In 2009, medical researchers in Japan examined the infected ear of a 70-year-old woman and found a curious new pathogen – a drug-resistant fungus that no one had ever identified.
In 2009, medical researchers in Japan examined the infected ear of a 70-year-old woman and found a curious new pathogen – a drug-resistant fungus that no one had ever identified. The researchers christened it Candida auris (auris is Latin for “ear”) and published a paper about it.
Ten years later, C. auris has spread to six continents and more than 30 countries, including Canada. It is hard to diagnose with standard lab tests, and difficult to treat because it has developed a resistance to antifungal drugs. C. auris spreads easily through touch and can survive on surfaces for weeks. It kills between 30 and 60 per cent of people it infects, most of whom are hospital patients.
Although C. auris is recognized as a serious emerging global health problem, its origins remain mysterious, how it functions isn’t well understood and treatment options are limited. For Professor Leah Cowen, all of these unknowns made it an intriguing organism to research. Cowen is chair of U of T’s department of molecular genetics, and holds the Canada Research Chair in Microbial Genomics and Infectious Disease. Her lab aims to understand how C. auris works, and hopes to develop new drugs that will be effective against it and other fungal pathogens in humans and crops.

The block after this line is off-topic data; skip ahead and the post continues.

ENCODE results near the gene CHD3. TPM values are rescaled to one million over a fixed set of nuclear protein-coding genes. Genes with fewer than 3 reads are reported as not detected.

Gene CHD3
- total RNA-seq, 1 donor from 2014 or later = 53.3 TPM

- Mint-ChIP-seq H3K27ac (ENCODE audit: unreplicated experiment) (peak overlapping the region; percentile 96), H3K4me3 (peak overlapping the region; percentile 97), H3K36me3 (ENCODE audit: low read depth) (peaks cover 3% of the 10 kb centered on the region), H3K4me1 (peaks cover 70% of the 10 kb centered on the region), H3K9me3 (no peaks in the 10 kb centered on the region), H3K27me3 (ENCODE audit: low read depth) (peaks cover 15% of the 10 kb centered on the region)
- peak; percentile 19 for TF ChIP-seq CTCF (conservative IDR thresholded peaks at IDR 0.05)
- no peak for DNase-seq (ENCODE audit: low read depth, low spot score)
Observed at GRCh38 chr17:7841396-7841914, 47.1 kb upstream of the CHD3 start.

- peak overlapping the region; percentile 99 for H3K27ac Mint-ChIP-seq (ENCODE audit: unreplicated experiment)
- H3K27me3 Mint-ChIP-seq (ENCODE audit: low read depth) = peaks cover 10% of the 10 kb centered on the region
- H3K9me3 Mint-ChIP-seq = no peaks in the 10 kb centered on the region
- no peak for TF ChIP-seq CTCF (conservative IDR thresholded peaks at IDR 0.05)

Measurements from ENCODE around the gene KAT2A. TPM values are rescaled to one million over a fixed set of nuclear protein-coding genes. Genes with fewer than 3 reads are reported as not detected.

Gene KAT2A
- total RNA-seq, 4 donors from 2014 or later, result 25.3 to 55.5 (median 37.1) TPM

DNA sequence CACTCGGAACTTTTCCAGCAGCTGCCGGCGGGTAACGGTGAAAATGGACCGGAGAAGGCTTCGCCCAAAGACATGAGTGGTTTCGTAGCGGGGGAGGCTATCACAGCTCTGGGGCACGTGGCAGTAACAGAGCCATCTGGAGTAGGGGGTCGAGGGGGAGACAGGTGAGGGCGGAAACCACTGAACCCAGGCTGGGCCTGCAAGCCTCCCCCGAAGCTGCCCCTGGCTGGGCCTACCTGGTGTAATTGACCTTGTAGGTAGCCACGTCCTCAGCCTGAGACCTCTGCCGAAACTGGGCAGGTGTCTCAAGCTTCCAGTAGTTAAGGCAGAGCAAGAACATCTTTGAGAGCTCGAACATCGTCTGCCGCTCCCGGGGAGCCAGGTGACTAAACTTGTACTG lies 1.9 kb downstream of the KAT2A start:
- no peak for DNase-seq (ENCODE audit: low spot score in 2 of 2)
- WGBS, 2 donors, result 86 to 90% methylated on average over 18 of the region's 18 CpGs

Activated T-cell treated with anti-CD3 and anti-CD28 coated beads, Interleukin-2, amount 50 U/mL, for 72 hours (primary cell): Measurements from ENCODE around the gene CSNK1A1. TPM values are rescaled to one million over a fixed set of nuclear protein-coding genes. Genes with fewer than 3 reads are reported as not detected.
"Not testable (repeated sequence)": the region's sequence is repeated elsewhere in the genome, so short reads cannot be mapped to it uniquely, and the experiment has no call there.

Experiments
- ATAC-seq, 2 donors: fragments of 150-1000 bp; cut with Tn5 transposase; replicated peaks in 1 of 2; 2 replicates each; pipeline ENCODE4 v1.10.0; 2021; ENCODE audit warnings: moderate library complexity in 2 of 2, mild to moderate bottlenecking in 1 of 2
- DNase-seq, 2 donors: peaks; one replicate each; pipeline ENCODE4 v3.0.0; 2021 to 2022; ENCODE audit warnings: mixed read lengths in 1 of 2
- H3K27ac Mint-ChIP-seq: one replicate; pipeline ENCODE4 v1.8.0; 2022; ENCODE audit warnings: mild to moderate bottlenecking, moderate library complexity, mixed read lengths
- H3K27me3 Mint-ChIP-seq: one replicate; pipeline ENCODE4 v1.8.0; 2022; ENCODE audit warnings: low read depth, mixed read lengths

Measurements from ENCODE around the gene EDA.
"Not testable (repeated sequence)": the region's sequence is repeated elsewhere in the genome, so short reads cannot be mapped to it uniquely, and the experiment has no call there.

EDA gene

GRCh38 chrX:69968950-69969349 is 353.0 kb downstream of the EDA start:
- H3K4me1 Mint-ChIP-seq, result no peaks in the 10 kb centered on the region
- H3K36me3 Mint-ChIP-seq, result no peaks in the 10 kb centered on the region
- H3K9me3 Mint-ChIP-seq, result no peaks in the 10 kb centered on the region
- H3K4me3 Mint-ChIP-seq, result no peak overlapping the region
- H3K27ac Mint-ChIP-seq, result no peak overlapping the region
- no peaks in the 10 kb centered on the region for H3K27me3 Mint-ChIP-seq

“We’ve been very busy trying to understand what genes are responsible for drug resistance in this organism, and what genes are important for its ability to cause disease,” Cowen says. In fact, she and her research team have identified a molecule in the fungus that is a promising target for what could eventually be a new class of antifungal drugs.
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Image via Adam Hale, The Daily Splice.